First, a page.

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co-operating with the United States will deviate from their past policies in the Far East and will follow the lead of America in rendering actual financial assistance to China in the development of her basic public enterprises. Yet this is just a hope, however bright it may be. The Chinese must after all be extremely cautious in their dealings with the New Consortium.

THE FAMINE IN NORTHERN CHINA

According to recent reports, about forty-five millions of people in Chihli, Honan, Shantung, and Shansi have recently been affected by a severe famine which resulted from a terrible drought. It has been estimated that the crops in the regions extending from Peking to several “li” south of the Yellow River and from the middle of Shantung to the mountains of Shansi average for the entire year only eight per cent. of the normal.

The farmers in Northern China have been disappointed three times in succession during this year. The spring crop was a failure. So was the autumn one. As a last attempt buckwheat was planted late in the year. Light rains came but were far from being sufficient, as they merely served to germinate the seeds. The prospect has been considered very discouraging.

Here then is the situation. It is hardly necessary to say that the need for help is both immediate and tremendous. In describing the situation, Mr. J. E. Baker, chairman of the Peking Red Cross, is said to have pointed out that “no political crisis in China has been so serious as the present samine in this part of . the country. Unless its horrors are effectively mitigated, the results will not be less grave than those of the Taiping Rebellion. It is not too much to say that the entire resisting power of North China is in peril. It depends upon the quick preservation of the population in the famine area.”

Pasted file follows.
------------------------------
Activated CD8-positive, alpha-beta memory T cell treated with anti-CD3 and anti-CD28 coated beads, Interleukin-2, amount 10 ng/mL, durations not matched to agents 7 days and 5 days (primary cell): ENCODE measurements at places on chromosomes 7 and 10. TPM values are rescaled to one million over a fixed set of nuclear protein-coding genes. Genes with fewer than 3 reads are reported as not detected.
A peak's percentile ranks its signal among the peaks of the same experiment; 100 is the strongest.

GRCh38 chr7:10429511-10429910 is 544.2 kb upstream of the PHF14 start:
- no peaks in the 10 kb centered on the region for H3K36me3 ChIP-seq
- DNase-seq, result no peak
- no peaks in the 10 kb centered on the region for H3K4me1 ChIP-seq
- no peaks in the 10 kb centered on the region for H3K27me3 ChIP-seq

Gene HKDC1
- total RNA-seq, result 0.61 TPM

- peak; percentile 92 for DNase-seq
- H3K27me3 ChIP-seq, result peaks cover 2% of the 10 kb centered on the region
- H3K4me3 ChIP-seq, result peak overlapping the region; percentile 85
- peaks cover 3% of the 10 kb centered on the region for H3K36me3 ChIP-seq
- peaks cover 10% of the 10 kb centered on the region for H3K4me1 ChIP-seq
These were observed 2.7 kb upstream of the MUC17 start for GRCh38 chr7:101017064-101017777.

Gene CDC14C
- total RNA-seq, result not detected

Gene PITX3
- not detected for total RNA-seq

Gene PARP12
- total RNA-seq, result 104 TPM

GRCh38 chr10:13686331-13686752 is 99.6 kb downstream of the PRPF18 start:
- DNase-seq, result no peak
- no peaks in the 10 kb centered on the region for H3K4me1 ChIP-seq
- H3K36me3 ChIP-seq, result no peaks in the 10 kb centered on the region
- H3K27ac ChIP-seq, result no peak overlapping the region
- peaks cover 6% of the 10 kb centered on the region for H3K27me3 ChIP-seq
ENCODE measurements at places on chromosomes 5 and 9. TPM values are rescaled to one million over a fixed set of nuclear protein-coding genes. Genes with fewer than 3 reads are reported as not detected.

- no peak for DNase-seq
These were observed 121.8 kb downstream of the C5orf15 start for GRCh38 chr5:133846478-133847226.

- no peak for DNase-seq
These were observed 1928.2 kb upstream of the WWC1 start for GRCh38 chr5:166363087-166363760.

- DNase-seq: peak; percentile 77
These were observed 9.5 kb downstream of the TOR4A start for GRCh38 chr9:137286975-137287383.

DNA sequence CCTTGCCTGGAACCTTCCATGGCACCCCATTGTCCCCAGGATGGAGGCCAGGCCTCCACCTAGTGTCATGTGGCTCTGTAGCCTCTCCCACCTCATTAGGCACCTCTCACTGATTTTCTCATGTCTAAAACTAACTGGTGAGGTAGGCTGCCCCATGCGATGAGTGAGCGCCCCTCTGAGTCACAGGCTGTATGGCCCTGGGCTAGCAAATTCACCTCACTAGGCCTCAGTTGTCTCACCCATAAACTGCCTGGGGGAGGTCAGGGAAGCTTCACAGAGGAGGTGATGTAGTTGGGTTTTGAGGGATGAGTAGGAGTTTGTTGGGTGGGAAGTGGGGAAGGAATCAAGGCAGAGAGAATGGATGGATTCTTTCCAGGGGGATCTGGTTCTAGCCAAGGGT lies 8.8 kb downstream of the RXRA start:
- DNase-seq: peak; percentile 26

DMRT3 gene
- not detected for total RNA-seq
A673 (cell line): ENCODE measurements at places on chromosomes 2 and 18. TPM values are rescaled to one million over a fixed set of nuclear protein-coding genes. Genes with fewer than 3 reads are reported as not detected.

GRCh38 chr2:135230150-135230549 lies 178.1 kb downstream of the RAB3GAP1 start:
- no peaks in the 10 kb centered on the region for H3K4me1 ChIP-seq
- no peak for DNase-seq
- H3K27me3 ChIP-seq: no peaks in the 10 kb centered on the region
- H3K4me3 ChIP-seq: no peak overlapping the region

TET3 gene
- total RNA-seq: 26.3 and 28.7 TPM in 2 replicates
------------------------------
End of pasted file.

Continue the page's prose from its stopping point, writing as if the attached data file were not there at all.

Many Chinese residents in New York and in other parts of this country have begun to do whatever they can in bringing relief to their fellow-countrymen in the territory affected by the famine. They have felt that the most they can do is to send back whatever funds they can raise for aiding the famine refugees and similar purposes, both from the Chinese and Americans here

in this prosperous country. The cause for which they are working certainly deserves the hearty support of every one who is interested in China and her people.

A WORD ABOUT OUR STAFF

Among the staff of CHRISTIAN CHINA this year are Messrs. C. T. Kwei and L. S. Loh, associate editors, and Mr. Daniel C. Fu, managing editor. Mr. Kwei, graduate of Yale and Cornell, is well known to practically every member of the Association as he has been serving this institution for many years in various ways. He has recently returned to China to join the teaching staff of the Union Medical College at Peking. It is indeed extremely fortunate for CHRISTIAN CHINA to retain him among its staff, as he will be in a position to report home conditions and his reflections upon them. Mr. Loh is now doing graduate work in education in the University of Chicago. He is already quite familiar with the work of CHRISTIAN CHINA to which he has contributed articles in the past. Mr. Fu has studied in the University of Chicago and has served overseas in Y. M. C. A. work for the Chinese laborers. He is, therefore, well prepared both through training and experience to serve as managing editor as well as general secretary of the Association.

JOIN THE ASSOCIATION! It is the customary practice of this Association to launch a membership campaign at the beginning of each academic year. The campaign for the year 1920-1921 is now on. We eanestly hope that before its close all old members will have renewed their membership and all new friends will have joined the Association.

This Association is organized for the purpose of doing Christian work among the Chinese students in North America. Its object is threefold: (1) to cultivate Christian fellowship; (2) to develop Christian character; (3) to promote Christian service. Such an organization deserves the support of every true Christian, no matter what nationality he or she belongs to.

Moreover, the Association this year is having a big program on hand. It provides a large budget, larger than any one in its history. It plans to widen its sphere and increase its activity. It aims at giving more practical help to the students by carrying out the visitation work both extensively and intensively. Such a program calls for the cooperation of all members and friends.

The best way of showing one's willingness to cooperate and support in this case, of course, is to join the Association. By joining the Association, one will receive gratis one year's publication of “Christian China," official organ of the Association. To be sure, there are other privileges besides this.

Fellow-students and American friends, are you interested in an organization like this? If you are, we invite you to join the Association and become its members today. The annual · membership fee is only one dollar. Application cards can be obtained from the following persons: